Thonius jogs jauntily through the streets, thoroughly unnerved. Still, he’s unable to resist when he sees the door of a rich looking house wide open, begging to be burglarized, and stops quickly to loot it. A body lies at the door way in a silk bathrobe, and Thonius turns it over -the man is dead. A look of relief is on his face, and on his bare chest is a pale white handprint, raised like a welt but covered in white fungus. In disgust and horror, Thonius drops the body without even checking its pockets. He backs away, then turns, then runs.

Kragyn runs furiously through the streets. He has a notion of who the chalky man might be carrying. Though he notices that every so often, a door is opened wide, he ignores it. When he realizes that every open doorway has a body lying in it, he ignores it still. When he sees a body stir and moan, as if still alive, he hesitates… and continues running.

Martin carefully examines Larry, with his gloves on. He finds a handprint on Larry’s stomach where the hair has been burned away. He scrapes it off carefully, washing it with water from a basin. Martin then notices that the white fungus has begun active on his leather gloves, and quickly scrapes it off into the basin. Larry shows no sign of recovering, and it looks like he is being affected by something different than what disabled Petey. Sighing, he makes to give Larry a drink of water… but remembers the mold he dropped into it. Looking at the bottle of whiskey Thonius left in the common room, he feeds a thimbleful to Larry, who bleats with relief. At this point, Walkyn bursts into the house – sweating with fear over his nightmares.

Ayla finally tracks the man down to a dark alleyway, where upon being discovered he drops the body. He turns around, and she sees his face – albino white, his eyes red with burst veins and yellow with jaundice. He smiles beatifically, proud of her, showing her his perfectly lined teeth.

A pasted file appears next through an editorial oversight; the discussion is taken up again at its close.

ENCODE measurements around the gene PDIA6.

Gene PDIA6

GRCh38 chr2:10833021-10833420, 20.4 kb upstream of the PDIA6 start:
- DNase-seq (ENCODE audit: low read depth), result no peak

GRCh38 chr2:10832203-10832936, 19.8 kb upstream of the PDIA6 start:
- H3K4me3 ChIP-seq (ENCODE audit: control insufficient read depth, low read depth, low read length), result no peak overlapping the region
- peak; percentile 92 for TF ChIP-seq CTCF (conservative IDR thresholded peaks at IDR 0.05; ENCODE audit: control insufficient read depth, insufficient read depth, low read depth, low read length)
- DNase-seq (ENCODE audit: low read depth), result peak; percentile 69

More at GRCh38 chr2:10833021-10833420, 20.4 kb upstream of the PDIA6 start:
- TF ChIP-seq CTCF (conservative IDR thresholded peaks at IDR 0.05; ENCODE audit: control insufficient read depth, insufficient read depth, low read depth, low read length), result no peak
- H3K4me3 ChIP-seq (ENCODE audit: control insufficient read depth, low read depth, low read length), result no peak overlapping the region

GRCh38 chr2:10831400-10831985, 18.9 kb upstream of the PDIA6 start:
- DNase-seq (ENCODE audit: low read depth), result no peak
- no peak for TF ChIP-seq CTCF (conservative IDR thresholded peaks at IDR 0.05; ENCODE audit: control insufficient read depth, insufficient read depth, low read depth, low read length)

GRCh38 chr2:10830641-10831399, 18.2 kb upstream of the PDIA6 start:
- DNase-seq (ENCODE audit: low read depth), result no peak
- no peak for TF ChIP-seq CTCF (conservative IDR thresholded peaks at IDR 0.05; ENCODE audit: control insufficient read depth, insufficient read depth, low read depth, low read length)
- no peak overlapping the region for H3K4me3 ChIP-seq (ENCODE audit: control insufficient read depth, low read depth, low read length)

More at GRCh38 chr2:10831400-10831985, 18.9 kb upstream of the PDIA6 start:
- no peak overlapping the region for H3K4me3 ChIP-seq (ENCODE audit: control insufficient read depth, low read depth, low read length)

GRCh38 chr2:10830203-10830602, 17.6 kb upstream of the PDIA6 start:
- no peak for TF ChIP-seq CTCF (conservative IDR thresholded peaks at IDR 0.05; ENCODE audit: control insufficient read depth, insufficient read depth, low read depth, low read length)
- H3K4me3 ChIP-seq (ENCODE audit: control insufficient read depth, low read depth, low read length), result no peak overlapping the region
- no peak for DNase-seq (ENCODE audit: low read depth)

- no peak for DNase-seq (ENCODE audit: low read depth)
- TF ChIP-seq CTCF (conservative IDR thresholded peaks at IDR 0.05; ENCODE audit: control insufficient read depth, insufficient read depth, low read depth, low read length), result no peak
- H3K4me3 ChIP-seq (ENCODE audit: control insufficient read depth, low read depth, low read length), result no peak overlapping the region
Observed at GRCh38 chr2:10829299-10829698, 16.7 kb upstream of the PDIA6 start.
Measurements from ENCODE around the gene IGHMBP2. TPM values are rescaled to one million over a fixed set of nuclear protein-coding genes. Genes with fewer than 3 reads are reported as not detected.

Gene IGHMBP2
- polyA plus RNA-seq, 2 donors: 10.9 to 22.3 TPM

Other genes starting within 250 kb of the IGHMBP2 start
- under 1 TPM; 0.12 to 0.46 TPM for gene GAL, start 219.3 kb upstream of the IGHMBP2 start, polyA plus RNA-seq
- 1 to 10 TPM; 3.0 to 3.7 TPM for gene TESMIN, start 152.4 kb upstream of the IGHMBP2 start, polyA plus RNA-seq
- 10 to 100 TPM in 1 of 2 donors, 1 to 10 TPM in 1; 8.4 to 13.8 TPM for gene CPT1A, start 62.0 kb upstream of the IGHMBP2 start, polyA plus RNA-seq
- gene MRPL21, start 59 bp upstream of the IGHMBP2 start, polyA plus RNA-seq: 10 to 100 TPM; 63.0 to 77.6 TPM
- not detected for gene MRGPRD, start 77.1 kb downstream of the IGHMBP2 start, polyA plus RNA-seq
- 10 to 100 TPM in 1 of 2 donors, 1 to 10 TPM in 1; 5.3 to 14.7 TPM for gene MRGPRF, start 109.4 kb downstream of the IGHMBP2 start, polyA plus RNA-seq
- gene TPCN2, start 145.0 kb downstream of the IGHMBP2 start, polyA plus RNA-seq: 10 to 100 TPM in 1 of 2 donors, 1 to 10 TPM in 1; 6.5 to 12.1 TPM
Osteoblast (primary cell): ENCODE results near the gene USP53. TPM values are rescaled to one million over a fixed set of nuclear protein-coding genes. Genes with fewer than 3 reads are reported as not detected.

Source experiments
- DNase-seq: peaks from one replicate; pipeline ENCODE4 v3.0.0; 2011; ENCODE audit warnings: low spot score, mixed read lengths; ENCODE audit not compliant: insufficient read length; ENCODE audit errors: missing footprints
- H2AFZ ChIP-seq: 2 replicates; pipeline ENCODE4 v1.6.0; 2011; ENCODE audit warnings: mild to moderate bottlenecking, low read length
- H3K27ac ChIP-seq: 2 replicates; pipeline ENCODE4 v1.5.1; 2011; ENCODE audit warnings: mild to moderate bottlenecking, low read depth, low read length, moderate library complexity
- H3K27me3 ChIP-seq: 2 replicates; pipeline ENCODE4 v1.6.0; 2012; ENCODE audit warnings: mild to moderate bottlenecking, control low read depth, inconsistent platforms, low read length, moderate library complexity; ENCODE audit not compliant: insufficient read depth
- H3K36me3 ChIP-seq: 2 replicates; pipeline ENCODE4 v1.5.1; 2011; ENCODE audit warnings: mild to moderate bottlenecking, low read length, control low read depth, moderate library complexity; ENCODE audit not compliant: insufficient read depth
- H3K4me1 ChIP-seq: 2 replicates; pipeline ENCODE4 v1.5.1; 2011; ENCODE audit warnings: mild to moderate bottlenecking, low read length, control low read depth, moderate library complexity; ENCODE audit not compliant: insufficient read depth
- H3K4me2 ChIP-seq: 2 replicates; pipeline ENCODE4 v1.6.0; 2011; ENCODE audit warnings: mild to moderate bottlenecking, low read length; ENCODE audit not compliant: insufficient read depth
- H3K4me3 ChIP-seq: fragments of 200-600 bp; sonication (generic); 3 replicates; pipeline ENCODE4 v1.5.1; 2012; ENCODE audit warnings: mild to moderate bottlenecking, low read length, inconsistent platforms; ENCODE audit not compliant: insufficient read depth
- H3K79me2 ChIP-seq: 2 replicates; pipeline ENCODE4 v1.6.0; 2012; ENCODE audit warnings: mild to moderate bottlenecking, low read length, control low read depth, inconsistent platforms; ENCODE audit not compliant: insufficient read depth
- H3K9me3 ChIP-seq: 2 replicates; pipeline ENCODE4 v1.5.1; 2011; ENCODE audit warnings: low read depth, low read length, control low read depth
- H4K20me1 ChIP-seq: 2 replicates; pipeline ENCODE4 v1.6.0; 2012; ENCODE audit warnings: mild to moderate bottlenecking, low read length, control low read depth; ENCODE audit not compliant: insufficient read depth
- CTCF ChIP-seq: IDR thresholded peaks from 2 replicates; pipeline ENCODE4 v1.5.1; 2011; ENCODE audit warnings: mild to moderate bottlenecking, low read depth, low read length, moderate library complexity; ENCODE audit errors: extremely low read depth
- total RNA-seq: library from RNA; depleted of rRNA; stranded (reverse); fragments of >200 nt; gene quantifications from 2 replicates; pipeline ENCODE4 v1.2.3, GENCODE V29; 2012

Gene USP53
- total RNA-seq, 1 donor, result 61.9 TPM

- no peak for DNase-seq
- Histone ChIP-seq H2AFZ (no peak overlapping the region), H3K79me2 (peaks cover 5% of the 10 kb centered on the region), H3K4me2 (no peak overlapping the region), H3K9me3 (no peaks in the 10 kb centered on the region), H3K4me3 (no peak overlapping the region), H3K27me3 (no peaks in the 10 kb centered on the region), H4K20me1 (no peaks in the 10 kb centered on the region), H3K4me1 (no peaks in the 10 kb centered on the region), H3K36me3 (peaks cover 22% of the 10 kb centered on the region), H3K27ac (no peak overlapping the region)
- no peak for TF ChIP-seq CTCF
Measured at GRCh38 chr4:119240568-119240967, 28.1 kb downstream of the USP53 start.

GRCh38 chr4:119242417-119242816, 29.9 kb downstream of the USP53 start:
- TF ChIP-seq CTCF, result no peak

With the memory of the plague ridden children who died under her care, Ayla sprints towards him, splashing fetid garbage water as she careens down the long, narrow alley. The man in white turns and places his hands on the wall, and then a foot, then the other. He begins to climb it like a spider, without using any handholds or crannies. Ayla slides to stop at the brick wall as he slips out of side but shouts one taunt at him. Did he hear? Will he return? Her heart is pounding.

Kragyn and Thonius meet up with each other and find their way to the moonlit alley, running down when they see Ayla. Before they reach the dead end, a slim feminine figure rises from the ground as graceful as a snake. She turns her back on Ayla, and shows Thonius and Kragyn the blood running running in weak pulses from her neck, running in red rivulets over the pale fungal handprint on her chest. Helgana smiles at Kragyn. Her beauty in the moonlight overthrows him.

MVP: Martin, for his aptitude at dealing with the sudden onset of sickness.
Hardest Time: Walkyn, for being separated from the party and suffering nightmares.
Best Lesson: The Party, for learning to help and depend on each other.